Earth Day has a special meaning at the Gill Tract, where I had the pleasure of staffing a small exhibit booth for chavezpark.org on Sunday April 21.
Across the path from the exhibits stood a mound of compost five feet tall and maybe twelve feet in diameter. From time to time, young farmers came with wheelbarrows and carried loads of compost to the acreage behind the exhibits. Here, all kinds of plants, edible, medicinal, and ornamental grew under protective bird netting. Off on a side, dozens of kids engaged in an egg hunt. The Gill Tract is an urban farm, a real working community of volunteers who dig, rake, haul, water, chop, and do all the other things it takes to midwife the birth of plants from the earth.
Lots of kids of all ages had fun playing the “Name the Animals” game, matching the names of the creatures to their pictures on the board. I was again amazed, as I had been earlier at the Bay Festival, at the expertise of very young children in identifying animals. All who played the game learned that Cesar Chavez Park is a an environment where these animals and many others can be seen. A number of people had not been to Cesar Chavez Park before and did not know where it was, so this was an introduction and an incentive for them to visit, since they already knew the names of some of the animals they could see there.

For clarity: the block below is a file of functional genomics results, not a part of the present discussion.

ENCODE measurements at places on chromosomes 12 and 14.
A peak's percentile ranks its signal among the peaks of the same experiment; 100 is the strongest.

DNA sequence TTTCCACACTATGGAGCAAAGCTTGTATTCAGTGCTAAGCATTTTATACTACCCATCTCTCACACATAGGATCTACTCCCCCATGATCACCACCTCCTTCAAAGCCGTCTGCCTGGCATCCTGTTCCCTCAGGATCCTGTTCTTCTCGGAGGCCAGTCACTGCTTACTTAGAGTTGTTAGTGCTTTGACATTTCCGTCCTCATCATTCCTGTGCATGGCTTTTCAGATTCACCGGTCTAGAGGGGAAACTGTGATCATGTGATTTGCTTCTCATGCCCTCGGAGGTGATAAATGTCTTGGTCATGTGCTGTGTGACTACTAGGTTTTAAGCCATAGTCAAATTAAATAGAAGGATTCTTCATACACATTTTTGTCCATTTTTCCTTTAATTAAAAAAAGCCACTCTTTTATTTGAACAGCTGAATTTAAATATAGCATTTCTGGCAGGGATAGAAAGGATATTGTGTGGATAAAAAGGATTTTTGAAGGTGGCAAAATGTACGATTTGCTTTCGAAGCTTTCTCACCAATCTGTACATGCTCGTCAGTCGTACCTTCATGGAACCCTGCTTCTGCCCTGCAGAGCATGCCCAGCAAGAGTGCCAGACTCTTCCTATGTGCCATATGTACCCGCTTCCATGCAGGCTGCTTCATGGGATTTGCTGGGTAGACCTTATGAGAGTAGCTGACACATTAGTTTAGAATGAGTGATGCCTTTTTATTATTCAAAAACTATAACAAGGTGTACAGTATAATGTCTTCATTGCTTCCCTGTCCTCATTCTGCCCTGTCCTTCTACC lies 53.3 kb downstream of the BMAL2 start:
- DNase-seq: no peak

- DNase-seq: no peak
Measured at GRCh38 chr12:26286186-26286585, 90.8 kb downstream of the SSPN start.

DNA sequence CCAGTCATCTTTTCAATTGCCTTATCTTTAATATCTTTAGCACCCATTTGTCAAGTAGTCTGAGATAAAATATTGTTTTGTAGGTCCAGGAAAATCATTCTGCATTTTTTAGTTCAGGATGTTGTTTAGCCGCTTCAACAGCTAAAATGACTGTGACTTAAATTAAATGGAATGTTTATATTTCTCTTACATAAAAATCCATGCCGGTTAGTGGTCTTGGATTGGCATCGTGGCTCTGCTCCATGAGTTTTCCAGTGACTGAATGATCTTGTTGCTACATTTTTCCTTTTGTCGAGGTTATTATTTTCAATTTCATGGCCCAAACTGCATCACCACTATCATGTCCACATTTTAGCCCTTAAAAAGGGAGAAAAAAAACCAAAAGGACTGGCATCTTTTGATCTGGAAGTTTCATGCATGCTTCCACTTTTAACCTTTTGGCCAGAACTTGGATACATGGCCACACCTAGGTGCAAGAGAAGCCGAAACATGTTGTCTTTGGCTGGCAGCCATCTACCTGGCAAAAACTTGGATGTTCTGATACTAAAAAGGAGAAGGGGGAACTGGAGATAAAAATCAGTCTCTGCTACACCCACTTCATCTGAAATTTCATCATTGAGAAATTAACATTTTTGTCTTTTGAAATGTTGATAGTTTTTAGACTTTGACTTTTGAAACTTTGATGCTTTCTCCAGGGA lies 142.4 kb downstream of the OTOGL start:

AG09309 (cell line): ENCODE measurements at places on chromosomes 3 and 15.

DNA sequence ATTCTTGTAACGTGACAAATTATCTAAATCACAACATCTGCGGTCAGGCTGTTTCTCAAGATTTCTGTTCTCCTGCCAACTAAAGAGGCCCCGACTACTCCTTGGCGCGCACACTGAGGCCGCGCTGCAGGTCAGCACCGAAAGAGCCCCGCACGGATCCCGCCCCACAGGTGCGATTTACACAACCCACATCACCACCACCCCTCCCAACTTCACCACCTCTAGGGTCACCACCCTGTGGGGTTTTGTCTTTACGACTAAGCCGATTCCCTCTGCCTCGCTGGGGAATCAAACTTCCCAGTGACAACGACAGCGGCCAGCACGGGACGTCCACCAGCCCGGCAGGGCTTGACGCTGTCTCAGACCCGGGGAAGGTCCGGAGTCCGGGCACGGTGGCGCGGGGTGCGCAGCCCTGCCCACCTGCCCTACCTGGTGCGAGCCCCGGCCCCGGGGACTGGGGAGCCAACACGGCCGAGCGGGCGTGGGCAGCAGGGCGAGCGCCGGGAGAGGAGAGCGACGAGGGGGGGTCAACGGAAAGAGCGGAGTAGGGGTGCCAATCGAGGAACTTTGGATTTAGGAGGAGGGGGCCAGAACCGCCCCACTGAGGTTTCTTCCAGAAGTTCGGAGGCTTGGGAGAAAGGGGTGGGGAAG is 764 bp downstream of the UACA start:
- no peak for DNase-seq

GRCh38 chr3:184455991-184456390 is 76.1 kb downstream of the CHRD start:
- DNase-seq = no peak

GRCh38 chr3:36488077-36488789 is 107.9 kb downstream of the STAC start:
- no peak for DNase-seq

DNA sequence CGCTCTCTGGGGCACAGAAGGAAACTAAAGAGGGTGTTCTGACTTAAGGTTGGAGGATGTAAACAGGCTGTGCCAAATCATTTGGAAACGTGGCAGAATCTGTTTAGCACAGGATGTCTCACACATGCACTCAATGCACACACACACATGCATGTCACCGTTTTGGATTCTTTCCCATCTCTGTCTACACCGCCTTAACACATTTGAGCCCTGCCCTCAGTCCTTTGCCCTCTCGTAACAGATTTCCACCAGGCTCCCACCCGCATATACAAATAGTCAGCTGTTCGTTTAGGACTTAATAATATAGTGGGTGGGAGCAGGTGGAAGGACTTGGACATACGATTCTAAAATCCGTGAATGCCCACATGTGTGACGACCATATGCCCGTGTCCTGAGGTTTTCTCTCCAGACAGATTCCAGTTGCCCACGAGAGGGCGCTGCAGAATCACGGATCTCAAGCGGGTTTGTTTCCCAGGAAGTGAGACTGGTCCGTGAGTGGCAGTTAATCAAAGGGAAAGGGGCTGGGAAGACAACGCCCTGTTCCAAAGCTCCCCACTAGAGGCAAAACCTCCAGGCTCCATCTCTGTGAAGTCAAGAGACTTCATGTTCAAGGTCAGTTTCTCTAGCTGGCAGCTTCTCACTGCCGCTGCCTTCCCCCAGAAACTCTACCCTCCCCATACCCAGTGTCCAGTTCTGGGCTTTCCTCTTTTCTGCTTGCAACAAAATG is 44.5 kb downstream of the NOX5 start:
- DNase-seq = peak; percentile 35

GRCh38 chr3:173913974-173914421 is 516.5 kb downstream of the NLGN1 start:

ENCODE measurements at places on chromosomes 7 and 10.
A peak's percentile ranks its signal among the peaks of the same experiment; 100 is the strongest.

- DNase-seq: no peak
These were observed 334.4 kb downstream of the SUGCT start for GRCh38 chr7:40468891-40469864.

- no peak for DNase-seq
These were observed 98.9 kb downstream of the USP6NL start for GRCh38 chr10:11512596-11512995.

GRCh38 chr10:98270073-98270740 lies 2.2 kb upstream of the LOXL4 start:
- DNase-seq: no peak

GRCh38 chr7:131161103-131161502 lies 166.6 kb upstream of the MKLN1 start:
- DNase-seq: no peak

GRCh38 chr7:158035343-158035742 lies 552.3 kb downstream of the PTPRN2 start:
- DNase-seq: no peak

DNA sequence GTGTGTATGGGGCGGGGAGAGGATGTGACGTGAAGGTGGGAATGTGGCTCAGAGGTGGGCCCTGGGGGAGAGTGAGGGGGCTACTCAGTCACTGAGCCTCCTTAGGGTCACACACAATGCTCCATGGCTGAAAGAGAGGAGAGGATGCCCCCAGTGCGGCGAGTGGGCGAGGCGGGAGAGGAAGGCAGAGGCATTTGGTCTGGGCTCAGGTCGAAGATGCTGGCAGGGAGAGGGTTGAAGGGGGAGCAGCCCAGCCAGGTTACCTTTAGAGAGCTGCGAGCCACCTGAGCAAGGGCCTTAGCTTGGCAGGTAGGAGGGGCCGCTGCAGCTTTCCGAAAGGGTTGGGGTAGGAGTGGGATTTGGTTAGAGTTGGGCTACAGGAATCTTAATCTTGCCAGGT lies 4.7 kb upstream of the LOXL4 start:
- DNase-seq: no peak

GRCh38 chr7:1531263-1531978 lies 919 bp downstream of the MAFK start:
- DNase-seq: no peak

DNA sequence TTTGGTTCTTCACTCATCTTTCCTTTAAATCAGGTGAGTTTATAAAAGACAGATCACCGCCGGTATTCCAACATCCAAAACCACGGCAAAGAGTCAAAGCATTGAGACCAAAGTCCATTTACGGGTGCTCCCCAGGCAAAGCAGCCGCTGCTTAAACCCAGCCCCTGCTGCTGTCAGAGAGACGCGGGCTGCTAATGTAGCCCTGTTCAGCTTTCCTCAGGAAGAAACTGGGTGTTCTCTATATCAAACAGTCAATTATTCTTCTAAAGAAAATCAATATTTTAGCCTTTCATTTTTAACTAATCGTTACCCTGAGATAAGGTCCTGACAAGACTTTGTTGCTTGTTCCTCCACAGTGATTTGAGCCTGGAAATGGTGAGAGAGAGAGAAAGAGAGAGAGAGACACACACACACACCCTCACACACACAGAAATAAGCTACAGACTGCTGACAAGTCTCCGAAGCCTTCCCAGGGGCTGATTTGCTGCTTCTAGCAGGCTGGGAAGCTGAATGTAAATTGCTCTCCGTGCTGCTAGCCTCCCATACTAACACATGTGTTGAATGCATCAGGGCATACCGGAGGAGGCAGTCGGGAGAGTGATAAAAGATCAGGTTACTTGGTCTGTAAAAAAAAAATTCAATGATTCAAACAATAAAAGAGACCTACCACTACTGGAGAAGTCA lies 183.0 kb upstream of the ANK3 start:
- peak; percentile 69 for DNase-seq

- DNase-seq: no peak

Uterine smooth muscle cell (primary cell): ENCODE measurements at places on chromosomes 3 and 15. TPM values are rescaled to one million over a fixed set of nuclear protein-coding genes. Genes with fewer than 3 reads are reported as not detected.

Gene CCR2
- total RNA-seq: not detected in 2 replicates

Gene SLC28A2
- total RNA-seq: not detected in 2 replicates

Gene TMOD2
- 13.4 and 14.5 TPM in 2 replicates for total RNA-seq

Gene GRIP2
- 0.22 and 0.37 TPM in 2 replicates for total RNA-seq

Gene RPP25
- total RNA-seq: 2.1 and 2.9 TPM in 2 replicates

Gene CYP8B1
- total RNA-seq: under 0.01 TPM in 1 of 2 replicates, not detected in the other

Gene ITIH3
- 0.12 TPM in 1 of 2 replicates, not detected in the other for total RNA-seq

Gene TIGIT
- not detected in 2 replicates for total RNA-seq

Some of the visitors to the chavezpark.org booth had tough questions. One wanted to know, was there an ongoing program to plant natives? I had to explain that there had been such a program in the mid eighties, but that the budget was cut, and the soil was heavily disturbed by installation of the landfill gas system, so that ruderals quickly moved in, established themselves, and crowded many of the natives out. In the Flora Friday botanical series, we try to identify all the plants now growing in the park, and we find that natives are a minority. It would be unimaginably expensive to scrape most of the park’s surface and replant it with natives. Such an effort would also devastate the wildlife that has made its homes, seasonal or year round, in the introduced plant species that are naturalized here. Fennel, for example, a native of Greece, is the home to Red-winged Blackbirds in their spring breeding season. Once the fennel sets seed, it becomes a popular feeding station for numerous birds, both visitors and residents. Eliminating the fennel, even if it were possible — and many have tried and failed — would be an environmental catastrophe. So we have to accept that nature has moved on from where it stood a century or two ago. Like it or not, the plants that are at home here now, like the people, come from all over the world.